In his works, Li often turns himself into a processing machine: the reality of life feeds into one end, and gets transformed into feelings, observations, and absurd juxtapositions. “I did not create the artworks. I only discovered them,” Li tells TWOC, in between the apologetic laughter that is his trademark.
TWOC: How would you compare your recent project to your Foxconn project years ago?
Li Liao: In 2012, Apple products were still a luxury at least for small-time white-collar workers, while I didn’t even have a job. But when I saw them while shopping with my then-girlfriend, now wife, I really wanted them.
I thought about how my wife worked an office job, enduring oppression from the boss for a salary, then losing half a month’s pay on a luxury purchase like this. And then she’s back to laboring for her next paycheck. I might as well work for the manufacturer, so it would feel like directly buying what I made, cutting through the whole chain.
Both take labor as means, but I named the first project “Consumption,” because it started from such a desire. The current project is the opposite. Here, I use hard labor not to achieve consumption, but to push back against something that simply cannot be countered by hard labor—a feeling of lifting a heavy load with a short lever. For many among the middle class, that load is the mortgage, which for [Yang and I] might take another 30 years to pay off. When I turn [this phenomenon] into artwork, the absurdity is enlarged.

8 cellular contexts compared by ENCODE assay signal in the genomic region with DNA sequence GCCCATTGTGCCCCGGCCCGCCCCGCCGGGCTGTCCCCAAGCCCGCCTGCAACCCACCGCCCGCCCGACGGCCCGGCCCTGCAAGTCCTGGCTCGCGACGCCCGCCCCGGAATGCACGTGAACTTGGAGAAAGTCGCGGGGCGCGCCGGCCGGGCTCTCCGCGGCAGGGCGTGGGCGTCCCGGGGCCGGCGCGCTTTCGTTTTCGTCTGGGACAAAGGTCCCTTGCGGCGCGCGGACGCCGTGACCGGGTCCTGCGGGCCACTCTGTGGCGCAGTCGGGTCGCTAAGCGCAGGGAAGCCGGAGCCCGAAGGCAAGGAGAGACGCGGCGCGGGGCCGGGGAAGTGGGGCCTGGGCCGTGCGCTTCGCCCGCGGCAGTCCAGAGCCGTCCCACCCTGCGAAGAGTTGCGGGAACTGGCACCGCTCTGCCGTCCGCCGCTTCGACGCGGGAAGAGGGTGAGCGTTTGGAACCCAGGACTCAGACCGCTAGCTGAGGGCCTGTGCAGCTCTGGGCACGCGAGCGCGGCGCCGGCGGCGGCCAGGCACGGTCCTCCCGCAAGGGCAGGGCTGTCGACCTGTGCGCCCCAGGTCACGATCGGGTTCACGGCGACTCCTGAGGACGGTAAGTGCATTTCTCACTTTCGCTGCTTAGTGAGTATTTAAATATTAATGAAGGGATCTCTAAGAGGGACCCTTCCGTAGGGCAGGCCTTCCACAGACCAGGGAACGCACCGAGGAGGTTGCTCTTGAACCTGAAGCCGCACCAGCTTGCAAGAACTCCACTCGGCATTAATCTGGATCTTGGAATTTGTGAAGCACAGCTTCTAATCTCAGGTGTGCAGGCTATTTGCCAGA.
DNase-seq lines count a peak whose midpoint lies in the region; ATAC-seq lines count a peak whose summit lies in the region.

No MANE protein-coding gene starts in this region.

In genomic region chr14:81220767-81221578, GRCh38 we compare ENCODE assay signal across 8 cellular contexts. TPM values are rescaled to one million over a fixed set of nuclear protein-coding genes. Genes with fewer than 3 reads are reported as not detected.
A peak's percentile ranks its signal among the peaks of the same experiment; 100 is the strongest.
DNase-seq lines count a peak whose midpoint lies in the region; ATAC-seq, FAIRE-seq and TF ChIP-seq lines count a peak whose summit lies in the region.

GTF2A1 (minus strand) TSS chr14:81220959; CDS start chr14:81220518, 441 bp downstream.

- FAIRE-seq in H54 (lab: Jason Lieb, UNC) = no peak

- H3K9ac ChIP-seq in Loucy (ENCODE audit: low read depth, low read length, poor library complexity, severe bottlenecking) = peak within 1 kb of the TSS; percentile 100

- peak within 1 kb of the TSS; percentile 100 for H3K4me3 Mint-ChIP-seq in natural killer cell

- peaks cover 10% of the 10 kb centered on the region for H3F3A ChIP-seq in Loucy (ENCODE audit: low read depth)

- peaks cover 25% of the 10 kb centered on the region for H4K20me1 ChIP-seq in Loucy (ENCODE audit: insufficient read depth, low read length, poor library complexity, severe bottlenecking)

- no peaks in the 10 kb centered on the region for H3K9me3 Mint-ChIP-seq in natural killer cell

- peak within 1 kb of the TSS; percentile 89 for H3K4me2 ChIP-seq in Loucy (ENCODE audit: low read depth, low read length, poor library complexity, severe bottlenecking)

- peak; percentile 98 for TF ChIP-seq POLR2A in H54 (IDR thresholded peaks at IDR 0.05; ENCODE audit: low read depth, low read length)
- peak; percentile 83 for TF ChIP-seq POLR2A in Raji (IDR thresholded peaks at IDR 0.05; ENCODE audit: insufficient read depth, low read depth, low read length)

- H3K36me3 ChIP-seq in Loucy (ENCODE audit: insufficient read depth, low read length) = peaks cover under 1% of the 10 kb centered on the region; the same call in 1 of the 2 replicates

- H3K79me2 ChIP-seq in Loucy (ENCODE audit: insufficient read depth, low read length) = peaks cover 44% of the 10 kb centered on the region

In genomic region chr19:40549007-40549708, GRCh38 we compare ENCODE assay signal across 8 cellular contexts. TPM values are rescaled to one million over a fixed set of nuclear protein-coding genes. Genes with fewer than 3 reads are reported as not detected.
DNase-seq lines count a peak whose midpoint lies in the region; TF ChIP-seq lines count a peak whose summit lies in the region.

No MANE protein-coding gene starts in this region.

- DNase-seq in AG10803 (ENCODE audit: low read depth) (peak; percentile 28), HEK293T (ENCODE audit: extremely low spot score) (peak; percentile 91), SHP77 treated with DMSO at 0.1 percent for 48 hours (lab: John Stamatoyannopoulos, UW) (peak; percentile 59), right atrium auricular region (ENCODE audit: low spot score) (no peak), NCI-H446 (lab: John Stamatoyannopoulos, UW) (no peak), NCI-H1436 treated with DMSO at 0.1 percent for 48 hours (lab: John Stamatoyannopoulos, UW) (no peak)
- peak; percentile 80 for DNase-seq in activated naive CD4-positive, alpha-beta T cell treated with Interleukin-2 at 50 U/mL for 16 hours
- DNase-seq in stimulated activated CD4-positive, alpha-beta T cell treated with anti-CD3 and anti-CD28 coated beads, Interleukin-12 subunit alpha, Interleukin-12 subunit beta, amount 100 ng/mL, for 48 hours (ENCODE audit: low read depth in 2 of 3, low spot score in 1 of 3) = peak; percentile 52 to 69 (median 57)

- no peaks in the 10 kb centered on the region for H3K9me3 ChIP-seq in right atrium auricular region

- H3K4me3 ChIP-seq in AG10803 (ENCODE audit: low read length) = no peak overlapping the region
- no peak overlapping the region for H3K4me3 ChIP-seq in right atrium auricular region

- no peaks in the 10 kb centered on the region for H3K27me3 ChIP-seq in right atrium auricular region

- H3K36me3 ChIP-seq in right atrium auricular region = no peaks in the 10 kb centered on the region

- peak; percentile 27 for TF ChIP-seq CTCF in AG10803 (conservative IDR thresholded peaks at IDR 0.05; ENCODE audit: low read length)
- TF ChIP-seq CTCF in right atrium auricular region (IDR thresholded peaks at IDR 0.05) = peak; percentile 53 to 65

As artists, we feel for a lot of things and raise our voice, but we can’t provide real solutions.
What else did you want to raise a voice for through this project?
I really got a taste of how hard this job is. Also, the world seems to have become what we didn’t want it to be. When I was little, we were taught that labor was honorable, all professions were equal…but this isn’t the case in reality.
When you put on your delivery uniform, you can no longer enter some places. One time near a luxury mall, I really needed to take a dump, but they wouldn’t let me in. I challenged them, “Which of your rules says I cannot enter? Who gave you the rights?” The guard budged, but only if I took off my uniform jacket. Then he followed me and warned me repeatedly, “Don’t put it back on inside, or I’m done for!”
During heavy rains we got more orders because no one wanted to go outside. Heaven was rewarding us with money to earn, but there were also more hardships—more accidents, it was harder to be on time...You’d pray for the rain to stop, but you’d also want to make the money.